How has the monetary transmission mechanism evolved over time?
AbstractWe discuss the evolution in macroeconomic thought on the monetary policy transmission mechanism and present related empirical evidence. The core channels of policy transmission - the neoclassical links between short-term policy interest rates, other asset prices such as long-term interest rates, equity prices, and the exchange rate, and the consequent effects on household and business demand - have remained steady from early policy-oriented models (like the Penn-MIT-SSRC MPS model) to modern dynamic-stochastic-general-equilibrium (DSGE) models. In contrast, non-neoclassical channels, such as credit-based channels, have remained outside the core models. In conjunction with this evolution in theory and modeling, there have been notable changes in policy behavior (with policy more focused on price stability) and in the reduced form correlations of policy interest rates with activity in the United States. Regulatory effects on credit provision have also changed significantly. As a result, we review the empirical evidence on the changes in the effect of monetary policy actions on real activity and inflation and present new evidence, using both a relatively unrestricted factor-augmented vector autoregression (FAVAR) and a DSGE model. Both approaches yield similar results: Monetary policy innovations have a more muted effect on real activity and inflation in recent decades as compared to the effects before 1980. Our analysis suggests that these shifts are accounted for by changes in policy behavior and the effect of these changes on expectations, leaving little role for changes in underlying private-sector behavior (outside shifts related to monetary policy changes).
Download InfoIf you experience problems downloading a file, check if you have the proper application to view it first. In case of further problems read the IDEAS help page. Note that these files are not on the IDEAS site. Please be patient as the files may be large.
Bibliographic InfoPaper provided by Board of Governors of the Federal Reserve System (U.S.) in its series Finance and Economics Discussion Series with number 2010-26.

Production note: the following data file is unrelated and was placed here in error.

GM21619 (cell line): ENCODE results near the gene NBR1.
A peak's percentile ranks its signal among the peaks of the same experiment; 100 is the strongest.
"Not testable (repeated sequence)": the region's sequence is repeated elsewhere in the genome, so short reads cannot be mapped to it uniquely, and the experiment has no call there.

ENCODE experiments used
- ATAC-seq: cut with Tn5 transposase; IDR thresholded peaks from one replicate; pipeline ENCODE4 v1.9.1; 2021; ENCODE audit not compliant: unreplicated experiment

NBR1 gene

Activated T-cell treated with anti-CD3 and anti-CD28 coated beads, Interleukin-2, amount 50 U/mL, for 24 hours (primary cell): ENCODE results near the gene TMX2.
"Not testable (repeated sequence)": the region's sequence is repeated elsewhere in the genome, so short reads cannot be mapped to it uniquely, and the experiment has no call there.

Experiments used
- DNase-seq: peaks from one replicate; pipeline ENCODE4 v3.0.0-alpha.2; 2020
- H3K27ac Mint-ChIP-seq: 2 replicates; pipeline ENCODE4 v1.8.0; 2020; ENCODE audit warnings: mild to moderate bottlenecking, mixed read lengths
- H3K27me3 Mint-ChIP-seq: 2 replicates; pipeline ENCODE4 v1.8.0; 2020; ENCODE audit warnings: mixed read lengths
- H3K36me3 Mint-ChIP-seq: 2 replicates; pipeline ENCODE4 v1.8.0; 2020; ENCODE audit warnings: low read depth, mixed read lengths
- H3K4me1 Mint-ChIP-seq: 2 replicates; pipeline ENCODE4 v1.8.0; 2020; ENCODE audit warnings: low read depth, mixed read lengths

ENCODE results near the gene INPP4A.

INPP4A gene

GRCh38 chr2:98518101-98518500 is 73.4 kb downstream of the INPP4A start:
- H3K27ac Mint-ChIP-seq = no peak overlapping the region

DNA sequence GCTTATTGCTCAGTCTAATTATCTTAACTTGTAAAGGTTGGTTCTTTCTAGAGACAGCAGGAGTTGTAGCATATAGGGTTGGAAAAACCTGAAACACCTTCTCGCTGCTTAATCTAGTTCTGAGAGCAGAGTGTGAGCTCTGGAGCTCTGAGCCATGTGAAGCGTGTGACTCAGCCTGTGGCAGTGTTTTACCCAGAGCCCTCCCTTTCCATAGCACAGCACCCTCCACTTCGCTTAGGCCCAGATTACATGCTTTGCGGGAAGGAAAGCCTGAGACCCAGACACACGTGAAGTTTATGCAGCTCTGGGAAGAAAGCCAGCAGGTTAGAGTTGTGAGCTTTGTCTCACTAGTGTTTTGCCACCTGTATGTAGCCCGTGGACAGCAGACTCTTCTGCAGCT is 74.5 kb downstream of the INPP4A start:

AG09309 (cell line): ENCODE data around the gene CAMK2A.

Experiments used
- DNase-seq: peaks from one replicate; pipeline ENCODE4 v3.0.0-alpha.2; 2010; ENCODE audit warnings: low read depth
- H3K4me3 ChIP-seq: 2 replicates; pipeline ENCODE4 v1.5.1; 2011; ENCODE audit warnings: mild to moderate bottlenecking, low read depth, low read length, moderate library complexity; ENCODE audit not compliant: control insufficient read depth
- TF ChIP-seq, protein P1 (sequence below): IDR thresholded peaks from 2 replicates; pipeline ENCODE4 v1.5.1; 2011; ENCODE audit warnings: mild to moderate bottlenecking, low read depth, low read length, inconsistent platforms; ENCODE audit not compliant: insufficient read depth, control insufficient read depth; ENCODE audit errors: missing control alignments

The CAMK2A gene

Date of creation: 2010
Date of revision:
Other versions of this item:
- Boivin, Jean & Kiley, Michael T. & Mishkin, Frederic S., 2010. "How Has the Monetary Transmission Mechanism Evolved Over Time?," Handbook of Monetary Economics, in: Benjamin M. Friedman & Michael Woodford (ed.), Handbook of Monetary Economics, edition 1, volume 3, chapter 8, pages 369-422 Elsevier.
- Jean Boivin & Michael T. Kiley & Frederic S. Mishkin, 2010. "How Has the Monetary Transmission Mechanism Evolved Over Time?," NBER Working Papers 15879, National Bureau of Economic Research, Inc.
- E0 - Macroeconomics and Monetary Economics - - General
This paper has been announced in the following NEP Reports:
- NEP-ALL-2010-05-15 (All new papers)
- NEP-CBA-2010-05-15 (Central Banking)
- NEP-DGE-2010-05-15 (Dynamic General Equilibrium)
- NEP-MAC-2010-05-15 (Macroeconomics)
- NEP-MON-2010-05-15 (Monetary Economics)
You can help add them by filling out this form.
CitEc Project, subscribe to its RSS feed for this item.
This item has more than 25 citations. To prevent cluttering this page, these citations are listed on a separate page. reading list or among the top items on IDEAS.Access and download statisticsgeneral information about how to correct material in RePEc.
For technical questions regarding this item, or to correct its authors, title, abstract, bibliographic or download information, contact: (Kris Vajs) The email address of this maintainer does not seem to be valid anymore. Please ask Kris Vajs to update the entry or send us the correct address.
If references are entirely missing, you can add them using this form.